Proceedings of The Physiological Society
University of Manchester (2010) Proc Physiol Soc 19, PC233
Electrophysiological properties of neurones in the Intermedius nucleus of the medulla and their responses to electrical stimulation of primary afferent pathways.
I. J. Edwards1, S. A. Deuchars1, J. Deuchars1
1. IMSB, University of Leeds, Leeds, United Kingdom.
We have previously identified the Intermedius nucleus of the Medulla (InM) as a neurochemically diverse perihypoglossal nucleus (Edwards et al., 2009;Edwards et al., 2007). The InM is a source of both excitatory and inhibitory projections to neurones in the nucleus of the solitary tract (Edwards et al., 2007). The InM receives direct afferent projections from the musculature of the neck (Neuhuber and Zenker, 1989). To determine how neurones in the InM respond to such afferent inputs we electrically stimulated the primary afferent pathway through the brainstem whilst recording from InM neurones in the whole cell patch clamp configuration in brainstem slices. 13 day old rats were transcardially perfused with oxygenated sucrose artificial cerebrospinal fluid (containing in mM: sucrose (217); NaCHO3 (26); KCl (3); MgSO4 (2); NaH2PO4 (2.5); CaCl2 (2); glucose (10)) under terminal anaesthesia (urethane 2mg/kg IP). The brainstem was dissected and placed into the same solution before slicing at 300µm and collected into a holding chamber containing oxygenated artificial cerebrospinal fluid (containing in mM: NaCl (124); NaHCO3 (26); KCl (3); MgSO4 (2); NaH2PO4 (2.5); CaCl2 (2); glucose (10)). Visualised patch clamp recordings were then taken from neurones in the InM. A bipolar stimulating electrode was inserted into the fibre tract lateral to the external cuneate nucleus to stimulate passing primary afferent fibres, as primary afferents traced from the upper cervical dorsal root ganglia pass through this region (Neuhuber and Zenker, 1989). InM neurones had a resting membrane potential of -42±3.2mV, displayed tonic firing properties in response to depolarising current pulses and a small hyperpolarisation activated current (n=21). Stimulation of the afferent pathway evoked excitatory post synaptic potentials (EPSPs) in all investigated neurones (n=11). These EPSPs had a latency of 6.7±0.43ms, which displayed minimal synaptic jitter (105±27μs) and an amplitude of 6.1±0.69mV. Bath application of the non-NMDA receptor antagonist 2,3-dihydroxy-6-nitro-7-sulfamoyl-benzo[f]quinoxaline-2,3-dione (NBQX, 10µM, n=13) completely abolished the EPSPs, whilst the NMDA receptor antagonist (2R)-amino-5-phosphonovaleric acid (AP-5, 50µM) had no significant effect upon the EPSPs (n=7). In conclusion, InM neurones receive a strong input from primary afferent fibres which is mediated through non-NMDA receptors. This input is likely to be involved in a variety of physiological responses to changes in the position of the head relative to the neck.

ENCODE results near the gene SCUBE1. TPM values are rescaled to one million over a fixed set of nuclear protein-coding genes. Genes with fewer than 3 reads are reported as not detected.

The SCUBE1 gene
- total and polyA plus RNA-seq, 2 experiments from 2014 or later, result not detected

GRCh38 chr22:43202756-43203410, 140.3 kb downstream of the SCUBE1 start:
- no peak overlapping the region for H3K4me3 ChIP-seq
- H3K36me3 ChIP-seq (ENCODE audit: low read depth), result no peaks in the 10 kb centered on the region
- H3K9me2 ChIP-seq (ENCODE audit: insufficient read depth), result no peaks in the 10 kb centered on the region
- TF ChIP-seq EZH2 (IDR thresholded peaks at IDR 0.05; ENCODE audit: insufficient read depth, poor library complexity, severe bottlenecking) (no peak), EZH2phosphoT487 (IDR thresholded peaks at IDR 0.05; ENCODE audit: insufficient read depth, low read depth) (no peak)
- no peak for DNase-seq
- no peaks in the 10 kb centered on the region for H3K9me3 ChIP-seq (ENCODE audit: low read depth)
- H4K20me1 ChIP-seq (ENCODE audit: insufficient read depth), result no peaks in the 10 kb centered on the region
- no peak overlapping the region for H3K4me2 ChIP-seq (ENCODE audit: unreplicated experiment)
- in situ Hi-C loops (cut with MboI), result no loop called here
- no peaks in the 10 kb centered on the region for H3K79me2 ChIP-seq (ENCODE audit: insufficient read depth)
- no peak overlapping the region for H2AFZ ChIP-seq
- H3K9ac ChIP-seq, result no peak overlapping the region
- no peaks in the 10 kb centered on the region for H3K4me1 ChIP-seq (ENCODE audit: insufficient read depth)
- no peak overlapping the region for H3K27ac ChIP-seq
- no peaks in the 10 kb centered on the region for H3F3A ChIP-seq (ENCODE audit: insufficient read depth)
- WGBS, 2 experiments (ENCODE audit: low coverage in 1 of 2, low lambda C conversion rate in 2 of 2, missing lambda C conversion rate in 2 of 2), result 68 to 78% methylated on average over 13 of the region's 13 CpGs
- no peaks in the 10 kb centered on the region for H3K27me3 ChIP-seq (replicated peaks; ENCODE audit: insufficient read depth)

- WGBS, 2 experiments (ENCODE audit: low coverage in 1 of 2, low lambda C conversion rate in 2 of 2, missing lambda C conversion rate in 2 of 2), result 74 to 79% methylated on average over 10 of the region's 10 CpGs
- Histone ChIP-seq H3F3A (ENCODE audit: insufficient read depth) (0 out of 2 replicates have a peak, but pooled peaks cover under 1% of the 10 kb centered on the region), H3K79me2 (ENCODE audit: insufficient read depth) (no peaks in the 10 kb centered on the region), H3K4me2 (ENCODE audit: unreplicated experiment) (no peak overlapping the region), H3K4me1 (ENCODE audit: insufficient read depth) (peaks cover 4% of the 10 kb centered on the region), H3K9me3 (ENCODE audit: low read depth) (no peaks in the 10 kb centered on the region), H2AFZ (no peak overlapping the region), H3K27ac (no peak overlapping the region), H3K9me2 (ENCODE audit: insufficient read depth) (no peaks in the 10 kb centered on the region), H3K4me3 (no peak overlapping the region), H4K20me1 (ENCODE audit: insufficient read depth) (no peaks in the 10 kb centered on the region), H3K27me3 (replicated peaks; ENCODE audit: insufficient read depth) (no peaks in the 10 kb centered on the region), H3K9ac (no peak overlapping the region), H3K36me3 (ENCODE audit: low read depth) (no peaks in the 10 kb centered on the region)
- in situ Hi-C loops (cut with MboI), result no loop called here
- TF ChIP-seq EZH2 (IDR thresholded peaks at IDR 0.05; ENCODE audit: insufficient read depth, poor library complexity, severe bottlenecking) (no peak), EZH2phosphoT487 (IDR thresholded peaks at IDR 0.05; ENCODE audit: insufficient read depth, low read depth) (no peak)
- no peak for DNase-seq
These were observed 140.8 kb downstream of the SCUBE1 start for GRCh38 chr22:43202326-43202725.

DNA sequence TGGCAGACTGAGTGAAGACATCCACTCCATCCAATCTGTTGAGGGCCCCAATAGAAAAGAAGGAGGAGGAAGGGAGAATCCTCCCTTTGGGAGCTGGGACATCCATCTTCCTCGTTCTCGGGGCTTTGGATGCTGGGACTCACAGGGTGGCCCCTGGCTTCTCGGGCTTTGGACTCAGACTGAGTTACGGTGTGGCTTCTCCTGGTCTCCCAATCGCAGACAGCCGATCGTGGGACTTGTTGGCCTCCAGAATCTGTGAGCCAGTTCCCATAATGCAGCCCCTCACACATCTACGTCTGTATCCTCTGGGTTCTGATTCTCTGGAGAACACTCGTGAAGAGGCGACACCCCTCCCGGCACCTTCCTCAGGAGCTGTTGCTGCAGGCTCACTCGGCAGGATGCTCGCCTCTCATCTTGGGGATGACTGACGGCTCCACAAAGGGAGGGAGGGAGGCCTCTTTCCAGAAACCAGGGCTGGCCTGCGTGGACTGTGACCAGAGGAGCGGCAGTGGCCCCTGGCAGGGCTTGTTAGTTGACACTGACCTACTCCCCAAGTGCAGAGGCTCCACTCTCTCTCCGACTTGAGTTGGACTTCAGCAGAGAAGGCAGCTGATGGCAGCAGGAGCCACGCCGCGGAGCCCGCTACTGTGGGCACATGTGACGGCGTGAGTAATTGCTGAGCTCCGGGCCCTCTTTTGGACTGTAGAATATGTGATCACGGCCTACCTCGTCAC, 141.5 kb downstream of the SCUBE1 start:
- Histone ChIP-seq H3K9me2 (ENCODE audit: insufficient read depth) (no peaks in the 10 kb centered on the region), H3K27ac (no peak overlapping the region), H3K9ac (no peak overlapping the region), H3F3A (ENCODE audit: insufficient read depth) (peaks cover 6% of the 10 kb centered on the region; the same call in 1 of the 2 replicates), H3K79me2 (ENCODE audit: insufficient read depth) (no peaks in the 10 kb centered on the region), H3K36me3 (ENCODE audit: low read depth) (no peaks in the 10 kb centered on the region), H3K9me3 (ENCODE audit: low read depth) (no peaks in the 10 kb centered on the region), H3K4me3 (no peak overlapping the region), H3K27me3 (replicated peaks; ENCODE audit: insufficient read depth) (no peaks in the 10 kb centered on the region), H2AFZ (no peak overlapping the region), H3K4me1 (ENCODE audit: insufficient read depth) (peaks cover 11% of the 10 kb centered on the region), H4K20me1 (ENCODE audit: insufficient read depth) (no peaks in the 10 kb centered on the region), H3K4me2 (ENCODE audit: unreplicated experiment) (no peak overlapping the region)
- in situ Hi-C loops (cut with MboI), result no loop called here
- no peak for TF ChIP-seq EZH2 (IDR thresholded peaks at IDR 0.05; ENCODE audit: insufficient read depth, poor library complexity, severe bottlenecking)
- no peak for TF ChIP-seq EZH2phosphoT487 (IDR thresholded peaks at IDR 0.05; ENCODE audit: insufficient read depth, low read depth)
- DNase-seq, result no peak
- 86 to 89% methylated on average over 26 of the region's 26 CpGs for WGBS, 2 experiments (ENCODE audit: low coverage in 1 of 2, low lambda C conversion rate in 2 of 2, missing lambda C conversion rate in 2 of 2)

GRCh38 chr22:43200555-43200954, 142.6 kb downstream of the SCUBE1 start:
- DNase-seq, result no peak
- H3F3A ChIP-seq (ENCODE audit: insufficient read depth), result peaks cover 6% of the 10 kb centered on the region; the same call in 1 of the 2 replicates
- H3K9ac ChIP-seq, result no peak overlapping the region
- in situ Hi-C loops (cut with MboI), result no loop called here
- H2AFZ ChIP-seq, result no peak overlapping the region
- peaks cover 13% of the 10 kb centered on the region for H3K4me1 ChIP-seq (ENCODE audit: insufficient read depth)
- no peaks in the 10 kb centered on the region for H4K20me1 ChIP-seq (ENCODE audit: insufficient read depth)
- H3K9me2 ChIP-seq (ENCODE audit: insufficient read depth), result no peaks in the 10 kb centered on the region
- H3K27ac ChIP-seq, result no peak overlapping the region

Where applicable, experiments conform with Society ethical requirements